All posts in SQL

Building a SharePoint 2019 MinRole Environment in Microsoft Azure – Deploy SQL Server

Once the domain controller is configured and active directory for the farm is created it is time to deploy SQL Server.  Because this will be an “on-prem” farm I will not be utilizing an Azure SQL Database but instead will deploy an actual SQL Server VM.  This is made pretty straight forward as Azure provides a template for this.

This is a multi-part series.  You can see what is coming and review other posts in the series by clicking one of the following links:

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Deploying a SharePoint 2019 Development Environment – Install and Configure SQL Server 2017 for SharePoint 2019

Before you can do anything with SharePoint 2019 you have to install SQL Server.  You have a couple of options available as both SQL Server 2016 and 2017 can be used.  I want to go with SQL Server 2017 (all the latest features right?).  So in this post I will be demonstrating how to install and configure SQL Server 2017 for SharePoint 2019.  If you are wondering why you should bother with SharePoint 2019 at all, review my previous post to review a lot of the features you gain and others you lose.  This series doesn’t cover the AD and server configuration.  There are a couple of posts I did when building out SharePoint 2013 that can assist with this.

If you are interested in checking out the other items in this series click on the links below:

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Business Connectivity Services – It’s Not Dead… Yet

I had a great time recently presenting at CalSpoug’s SharePoint Saturday.  The first session I presented was on SharePoint Business Connectivity Service.  I have done this session quite a few times and I always have at least one attendee state they have never heard of BCS before.  This session was no different.  One of the things I cover is the importance of BCS in different environments.  Many will argue it is an old, unnecessary system.  I do not necessarily disagree with this.  However, I argue it isn’t dead yet.  If you are working with simple data in a SQL Database or even more complex but well-organized data in a database the ease of use within BCS is quickly seen.  In 5-10 minutes you can connect to your data and present it within SharePoint utilizing built-in forms (no custom form development).  Users will be able to read and update the data immediately (assuming permissions are configured already).  There’s more to it than just this and you can take a look at my slide deck to see.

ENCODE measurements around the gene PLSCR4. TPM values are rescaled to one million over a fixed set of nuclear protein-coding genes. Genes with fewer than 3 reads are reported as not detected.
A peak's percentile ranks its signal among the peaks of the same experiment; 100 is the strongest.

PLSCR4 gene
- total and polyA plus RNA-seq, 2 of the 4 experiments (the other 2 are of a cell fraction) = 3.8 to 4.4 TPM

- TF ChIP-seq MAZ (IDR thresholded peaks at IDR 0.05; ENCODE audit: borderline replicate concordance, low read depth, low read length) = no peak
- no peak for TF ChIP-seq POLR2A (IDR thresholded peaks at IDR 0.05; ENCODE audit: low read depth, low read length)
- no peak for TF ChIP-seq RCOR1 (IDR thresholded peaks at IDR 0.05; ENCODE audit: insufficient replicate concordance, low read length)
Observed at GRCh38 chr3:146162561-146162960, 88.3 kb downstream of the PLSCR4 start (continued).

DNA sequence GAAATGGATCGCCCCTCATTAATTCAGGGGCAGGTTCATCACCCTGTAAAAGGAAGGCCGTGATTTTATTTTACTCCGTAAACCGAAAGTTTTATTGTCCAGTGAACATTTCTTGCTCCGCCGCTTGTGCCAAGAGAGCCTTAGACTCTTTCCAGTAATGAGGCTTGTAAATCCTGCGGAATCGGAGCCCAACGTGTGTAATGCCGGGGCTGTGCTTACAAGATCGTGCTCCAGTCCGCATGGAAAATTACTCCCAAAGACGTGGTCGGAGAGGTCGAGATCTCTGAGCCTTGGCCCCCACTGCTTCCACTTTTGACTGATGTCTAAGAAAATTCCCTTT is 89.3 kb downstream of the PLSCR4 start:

Having said that, I do believe that I see an end to BCS.  PowerApps and Flows make accessing data just as easy and more configurable through the many, many connectors available.  As these connectors mature and the tools grow, the use cases for BCS will slowly disappear.  However, we aren’t there yet.  BCS is still there and still very easy to use.


Take a look at my slide deck and if you have questions, please reach out.


Thanks for reading!

Prepare an Azure Database for SharePoint Online BCS Connection

While working on the demos for a resent presentation I wanted to research some steps on how to prepare an Azure database for Sharepoint Online BCS connection with SharePoint Online.  I found that there was no complete answer in one place so decided to make one… hence this post.  This post assumes you already have an Azure account and necessary rights to configure it.  It also assumes you do not have any DB’s in your Azure environment.  Also note, adding Azure DBs to your environment is not a free service and you will have costs added to your monthly invoice.

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